Briarfields Property - Site 44LD1158

Loudoun County, Virginia
Owner: Richmond American Homes

WSSI's Thunderbird Archeology division discovered Site 44LD1158, located approximately one-half mile west of Arcola on the south side of Briarfield Lane in Loudoun County, Virginia, during of a Phase I study of the Briarfield Estates property in 2004.  WSSI’s subsequent Phase II evaluation confirmed the site's eligibility for listing on the National Register of Historic Places.  WSSI completed the Phase III data recovery work in compliance with the U.S. Army Corps of Engineers wetland permitting process. 

The Phase III data recovery involved systematic close interval shovel testing, the mechanical stripping of the soils at the site to expose sub-surface features, the bisection of discovered features, and the excavation of four 3 by 3 foot test units.  The Phase III investigations resulted in the recovery of an assemblage of artifacts associated with a domestic site most likely occupied from circa 1770 through circa 1830.  While dominated by kitchen-related artifacts, the assemblage includes a variety of decorated ceramics that suggest the occupants of the site had a modicum of wealth with which to purchase consumer goods beyond the bare necessities.  Historic records indicate that, at the time the site was occupied, portions of the tract on which the site is situated were leased to at least three tenants, one of whom was the likely occupant of site 44LD1158.

The investigations also revealed a stone hearth foundation and house pit that mark the location of the main dwelling, as well as a series of pit features in the western portion of the site that apparently resulted from a variety of activities including food preparation, bone button manufacture, butchering, and refuse disposal.  Some of the artifacts, and the historic records, suggest that this tenant household may have included one or more slaves.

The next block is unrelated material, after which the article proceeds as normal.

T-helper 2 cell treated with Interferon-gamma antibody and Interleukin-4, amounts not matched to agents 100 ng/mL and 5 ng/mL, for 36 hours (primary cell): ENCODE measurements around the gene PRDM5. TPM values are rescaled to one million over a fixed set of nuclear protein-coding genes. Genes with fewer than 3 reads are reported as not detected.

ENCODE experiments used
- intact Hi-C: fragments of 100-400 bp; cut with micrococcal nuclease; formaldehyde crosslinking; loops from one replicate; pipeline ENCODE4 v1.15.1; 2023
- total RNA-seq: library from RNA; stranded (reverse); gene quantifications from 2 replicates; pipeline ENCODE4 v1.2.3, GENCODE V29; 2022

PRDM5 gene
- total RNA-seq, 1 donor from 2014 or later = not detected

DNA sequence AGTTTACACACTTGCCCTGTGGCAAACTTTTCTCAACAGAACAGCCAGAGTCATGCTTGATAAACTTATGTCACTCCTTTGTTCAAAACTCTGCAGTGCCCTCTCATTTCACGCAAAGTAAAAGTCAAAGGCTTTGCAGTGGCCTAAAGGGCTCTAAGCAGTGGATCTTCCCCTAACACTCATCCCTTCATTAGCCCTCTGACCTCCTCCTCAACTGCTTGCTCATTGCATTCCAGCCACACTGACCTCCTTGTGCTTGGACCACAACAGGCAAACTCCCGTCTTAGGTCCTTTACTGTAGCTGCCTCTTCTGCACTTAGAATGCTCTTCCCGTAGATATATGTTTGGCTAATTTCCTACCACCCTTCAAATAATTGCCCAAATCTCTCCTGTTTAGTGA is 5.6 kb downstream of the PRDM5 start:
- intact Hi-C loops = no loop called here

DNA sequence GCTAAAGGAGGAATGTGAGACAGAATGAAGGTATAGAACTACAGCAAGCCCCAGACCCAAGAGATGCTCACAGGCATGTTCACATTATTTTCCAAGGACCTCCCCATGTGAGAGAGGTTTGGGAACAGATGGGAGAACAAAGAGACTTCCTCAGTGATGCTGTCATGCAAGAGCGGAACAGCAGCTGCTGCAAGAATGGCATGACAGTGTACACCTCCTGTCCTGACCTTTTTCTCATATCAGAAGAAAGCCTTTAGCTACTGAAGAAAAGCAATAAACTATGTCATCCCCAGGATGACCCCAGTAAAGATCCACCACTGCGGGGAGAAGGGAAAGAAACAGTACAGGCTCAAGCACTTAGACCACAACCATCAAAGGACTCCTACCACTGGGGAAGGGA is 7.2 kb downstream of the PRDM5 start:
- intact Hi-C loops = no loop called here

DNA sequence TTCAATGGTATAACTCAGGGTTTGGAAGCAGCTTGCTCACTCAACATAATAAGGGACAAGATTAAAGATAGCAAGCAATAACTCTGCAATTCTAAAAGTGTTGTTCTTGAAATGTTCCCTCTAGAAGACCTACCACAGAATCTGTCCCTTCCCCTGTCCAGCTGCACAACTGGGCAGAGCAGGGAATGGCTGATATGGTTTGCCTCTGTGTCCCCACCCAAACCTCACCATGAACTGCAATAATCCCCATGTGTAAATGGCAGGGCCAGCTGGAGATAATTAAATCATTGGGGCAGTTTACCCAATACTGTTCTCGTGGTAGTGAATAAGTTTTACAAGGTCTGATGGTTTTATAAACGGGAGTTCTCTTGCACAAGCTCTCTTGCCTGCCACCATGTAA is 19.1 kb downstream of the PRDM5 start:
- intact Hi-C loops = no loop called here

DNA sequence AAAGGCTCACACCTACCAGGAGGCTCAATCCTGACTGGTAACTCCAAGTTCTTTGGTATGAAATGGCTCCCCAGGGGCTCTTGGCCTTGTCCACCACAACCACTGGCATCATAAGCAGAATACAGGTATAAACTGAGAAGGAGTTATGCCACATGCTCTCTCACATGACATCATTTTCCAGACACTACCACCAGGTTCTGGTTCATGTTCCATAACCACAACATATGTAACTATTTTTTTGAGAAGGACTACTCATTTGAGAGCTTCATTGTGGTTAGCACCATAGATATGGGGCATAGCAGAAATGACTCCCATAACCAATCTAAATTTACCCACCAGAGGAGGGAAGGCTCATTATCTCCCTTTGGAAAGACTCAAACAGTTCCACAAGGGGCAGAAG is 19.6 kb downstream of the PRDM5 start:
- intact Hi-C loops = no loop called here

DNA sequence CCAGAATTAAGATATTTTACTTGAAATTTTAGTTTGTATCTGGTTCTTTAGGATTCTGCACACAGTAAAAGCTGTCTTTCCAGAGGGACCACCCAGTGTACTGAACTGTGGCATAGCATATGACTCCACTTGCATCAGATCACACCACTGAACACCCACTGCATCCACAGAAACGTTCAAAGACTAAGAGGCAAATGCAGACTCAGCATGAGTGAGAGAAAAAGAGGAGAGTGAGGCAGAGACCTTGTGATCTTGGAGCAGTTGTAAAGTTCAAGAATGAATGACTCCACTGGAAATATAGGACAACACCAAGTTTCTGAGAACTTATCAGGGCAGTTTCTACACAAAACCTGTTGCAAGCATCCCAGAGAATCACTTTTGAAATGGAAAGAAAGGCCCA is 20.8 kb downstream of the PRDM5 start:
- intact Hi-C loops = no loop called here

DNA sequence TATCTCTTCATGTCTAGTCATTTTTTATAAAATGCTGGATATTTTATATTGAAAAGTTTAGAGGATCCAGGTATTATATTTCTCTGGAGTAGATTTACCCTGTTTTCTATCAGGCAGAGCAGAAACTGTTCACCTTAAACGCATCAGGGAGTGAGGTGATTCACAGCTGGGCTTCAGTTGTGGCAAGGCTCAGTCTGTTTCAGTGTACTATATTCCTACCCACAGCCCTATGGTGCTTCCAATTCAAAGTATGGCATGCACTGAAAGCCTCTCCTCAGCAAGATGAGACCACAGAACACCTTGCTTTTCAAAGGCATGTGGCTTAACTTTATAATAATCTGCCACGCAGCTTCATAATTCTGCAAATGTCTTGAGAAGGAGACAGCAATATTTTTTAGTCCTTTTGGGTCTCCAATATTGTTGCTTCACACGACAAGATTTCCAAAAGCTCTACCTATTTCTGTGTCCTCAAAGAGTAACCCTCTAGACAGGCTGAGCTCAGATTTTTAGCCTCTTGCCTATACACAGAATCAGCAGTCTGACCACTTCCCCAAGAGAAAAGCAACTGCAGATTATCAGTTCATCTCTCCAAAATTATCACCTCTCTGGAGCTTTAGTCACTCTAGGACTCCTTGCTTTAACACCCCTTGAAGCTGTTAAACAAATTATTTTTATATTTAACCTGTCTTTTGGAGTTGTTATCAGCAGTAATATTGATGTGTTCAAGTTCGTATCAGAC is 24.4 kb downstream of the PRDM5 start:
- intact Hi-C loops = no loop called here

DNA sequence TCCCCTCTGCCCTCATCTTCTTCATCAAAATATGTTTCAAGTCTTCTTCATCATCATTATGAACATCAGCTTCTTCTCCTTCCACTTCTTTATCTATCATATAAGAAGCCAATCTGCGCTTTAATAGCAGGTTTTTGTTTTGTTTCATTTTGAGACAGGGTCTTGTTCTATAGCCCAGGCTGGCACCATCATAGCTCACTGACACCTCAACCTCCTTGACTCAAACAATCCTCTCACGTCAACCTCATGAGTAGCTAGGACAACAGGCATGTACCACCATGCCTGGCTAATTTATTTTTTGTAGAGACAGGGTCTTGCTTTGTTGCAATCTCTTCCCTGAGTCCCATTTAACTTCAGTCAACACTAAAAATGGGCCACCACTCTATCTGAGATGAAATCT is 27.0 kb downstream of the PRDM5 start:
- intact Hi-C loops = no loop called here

Bone button material

Bone button material

The household at 44LD1158 likely farmed the land surrounding the dwelling and engaged in a variety of activities in the yard areas adjacent to the house.  Some evidence of bone button manufacture was observed; however, this was not on a scale large enough for commercial purposes and was more likely for the use of the site’s occupants.  Clear evidence was found of the butchering of cows and pigs for consumption in the dwelling.  A single colonoware sherd was found, as well as 16 rounded ceramic sherds, which are interpreted by some as gaming stones.  With the exception of one sherd, these were found in the area which also contained the evidence of bone button manufacture.  Whether or not this indicates a slave presence is unclear.  At the least, the presence of the colonoware sherd represents the site’s presence in a society in which slavery was a part of everyday existence.  Of the tenants named in a 1792 deed, Thomas Pritchard and William Beaty both owned slaves and could well have been the occupants of site 44LD1158.

  Excavated hearth feature

Excavated hearth feature

Hearth Feature
We do not (and may never) know precisely who lived at 44LD1158.  It is likely that the site was occupied by a tenant household of moderate means who farmed land leased from the landowner.  We do know that the household was not entirely impoverished and was able to spend a modest amount of money on more costly material possessions such as decorated ceramics and glass windowpanes.  The house and its surrounding yard were the site of a variety of activities concerned with the sustenance and provisioning of the household, which may have included one or more enslaved African Americans.  While there was some spatial separation of the actual living space from the generalized activity area, there was no clear evidence that the various activities were spatially separated.  There was also no evidence that the freed and enslaved members of the household occupied and used different areas of the site.  This tenant household had fewer of the clear divisions between activities and between people of different status than what was the norm in a plantation community.  Here, people likely shared work, space, and probably material goods, leaving a blurred and overlapping archeological record of this tenant household’s daily life.